Sounds a lot like the much praised Non-Designer's Design Book
Stuff like this, I hope they can always have on dead-tree format. No way this can feel right on the Kindle.
Cover isn't well designed ...
Warning: negativity ahead.

If you want to learn design, why don't you read something from a real designer, not Kadavy. I mean, look at his personal website, it has the shittiest design. Even his book cover has a crappy design (WTF is this horrible grey gradient with meaningless letters on the background?).

If you want to quickly learn the design, read about composition, color and how it works with other colors, go browse something like

If you really want to learn how to design, go take drawing and painting classes, anybody can learn how to draw in 3-4 months, if you do it every day. Go to your local bookstore and browse endless books of art (not "how to" books though) - painters, photographers, illustrators.

And here I thought I was the only one. Not to be demeaning to Kadavy--I think it's good that hackers can get design tips in a language that they speak--but every time I try to read one of his articles, I'm instantly put off by the design of his site. I hope that people can glean some good stuff from him, but from what I've seen, he's not exactly a design guru.
The notion that design can be "hacked" is unfathomable to me, really. I can't think of a less hack-oriented profession.
From what I gather the book isn't about

"how to apply 'hacking' to design"

but rather

"explaining design to people that have the 'hacker' mindset in such a way that it's easier for them to understand".

If I said I want to read this book because I am a coder with bad graphical taste and all, but I can't buy it because damn we don't even have proper creditcards in our country, would anyone consider leaking the pdf version for free? Secretely, just for those guys like us who are physically unable to purchase stuff online. :)
I guess nobody ever has downloaded a pirated song from thepiratebay after this massive downvoting.
It's easier to pirate music from a seemingly larger-than-life band than it is to pirate a book from a man who you (I, some of us?) watched grow the idea from a few blog posts a year ago. Perhaps I've got the narrative all wrong, but from my point of view, Mr. Kadavy made a couple really well-done blog posts covering "Design for Hackers", they became fairly popular on HN, he responded to comments on HN, got support for his book idea on HN, and made it happen.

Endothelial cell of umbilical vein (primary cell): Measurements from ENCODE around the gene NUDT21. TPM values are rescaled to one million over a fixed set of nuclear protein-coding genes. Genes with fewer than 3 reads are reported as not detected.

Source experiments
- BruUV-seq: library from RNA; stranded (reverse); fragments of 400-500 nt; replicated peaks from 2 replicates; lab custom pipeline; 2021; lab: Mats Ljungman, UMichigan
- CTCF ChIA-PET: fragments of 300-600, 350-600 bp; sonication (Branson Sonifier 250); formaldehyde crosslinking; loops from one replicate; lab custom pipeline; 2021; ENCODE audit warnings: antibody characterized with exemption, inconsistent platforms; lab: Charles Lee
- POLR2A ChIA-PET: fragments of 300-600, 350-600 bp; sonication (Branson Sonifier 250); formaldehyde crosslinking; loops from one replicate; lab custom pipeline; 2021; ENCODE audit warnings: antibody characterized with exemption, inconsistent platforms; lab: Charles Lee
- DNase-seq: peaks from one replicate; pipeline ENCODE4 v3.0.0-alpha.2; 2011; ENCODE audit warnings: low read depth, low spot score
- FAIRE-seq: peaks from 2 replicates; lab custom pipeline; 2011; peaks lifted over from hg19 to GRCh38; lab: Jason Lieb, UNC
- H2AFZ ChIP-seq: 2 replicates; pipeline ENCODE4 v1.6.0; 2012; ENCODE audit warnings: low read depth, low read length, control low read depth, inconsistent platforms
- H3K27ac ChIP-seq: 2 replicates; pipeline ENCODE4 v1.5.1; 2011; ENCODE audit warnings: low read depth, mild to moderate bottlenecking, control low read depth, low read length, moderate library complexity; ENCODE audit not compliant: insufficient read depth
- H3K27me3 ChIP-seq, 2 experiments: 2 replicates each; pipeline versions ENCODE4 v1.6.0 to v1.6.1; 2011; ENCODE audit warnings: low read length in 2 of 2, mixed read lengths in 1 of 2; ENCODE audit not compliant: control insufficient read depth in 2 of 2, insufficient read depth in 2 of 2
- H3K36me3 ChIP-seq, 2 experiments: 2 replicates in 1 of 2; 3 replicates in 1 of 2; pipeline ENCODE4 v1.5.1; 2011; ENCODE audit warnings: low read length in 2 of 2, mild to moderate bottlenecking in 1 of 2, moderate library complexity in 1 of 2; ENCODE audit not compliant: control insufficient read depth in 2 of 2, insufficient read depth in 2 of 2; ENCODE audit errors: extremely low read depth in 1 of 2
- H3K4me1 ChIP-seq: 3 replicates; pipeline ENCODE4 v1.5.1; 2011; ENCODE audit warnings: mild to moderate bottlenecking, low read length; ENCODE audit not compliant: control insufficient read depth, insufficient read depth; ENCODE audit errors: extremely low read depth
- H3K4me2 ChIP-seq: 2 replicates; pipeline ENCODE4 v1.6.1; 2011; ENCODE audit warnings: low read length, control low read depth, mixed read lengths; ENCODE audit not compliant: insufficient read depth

Perhaps a better analogy is this: Yeah, I might pirate a Metallica song, but I'm not pirating the first album of that indie band I heard when I was passing through Louisville earlier this summer.

Thats kinda reminds me of robin hood. Stealing from Bill Gates or some poor guy still makes you a thief, so your statement doesn't make sense to me.
Yours is the logical truth. Humans aren't always so logical. When emotions enter in to the equation, what I stated tends to be the case.
Thanks! You do have the narrative correct – this has happened very organically, and today's success is a huge surprise!

I'm glad the community has my financial interests in mind. After all, the better this book does, the more I can dedicate myself to teaching design.

Still, I sympathize with OP, as he appears to be in Turkmenistan. Hopefully there is some legit way for him to get a copy. I'm looking into it.

(I am the author)

Thank you for your understanding! People think I am trying to free-ride over here, but they miss the fact that I can't even download pirated song of metallica because internet is damn expensive in here and buying the original CD probably will cost less. Anyways, I shouldn't have written that, I am sorry, for I didn't know how you came up with this!
You would have probably been really surprised at the response if you had explained your situation and asked if there was an alternate way to obtain a PDF of the book.
Agreed, he's in Turkmenistan! Checking with my publisher to see what his options are. (I'm the author)

I'm from India. I can't get the book shipped here without incurring large delay and shipping costs.

I would be happy to pay full price for a PDF and instant delivery. I'm sure there are more like me

I'm the author of this book, and I am blown away that it currently ranks #36 on all of Amazon[1], right behind the very deserving Eric Ries, who is also launching today.

Thank you so much to the entire HN community for everything. I can't even list the number of ways you have helped me, and you certainly have come through today. Thank you.

UPDATE: It's now at #22[2]. Right by Tim Ferriss. OMFG. Thank you for buying the shit out of my book today, HN.

UPDATE 2: It's now at #18[3], which puts it on the first page of best-sellers (where more randoms will see it). This is huge!

[1] [2] [3]

Great work David. Proud of ya'. :)
not out yet, but i like the approach of this book (i got some good tips from the mailing list)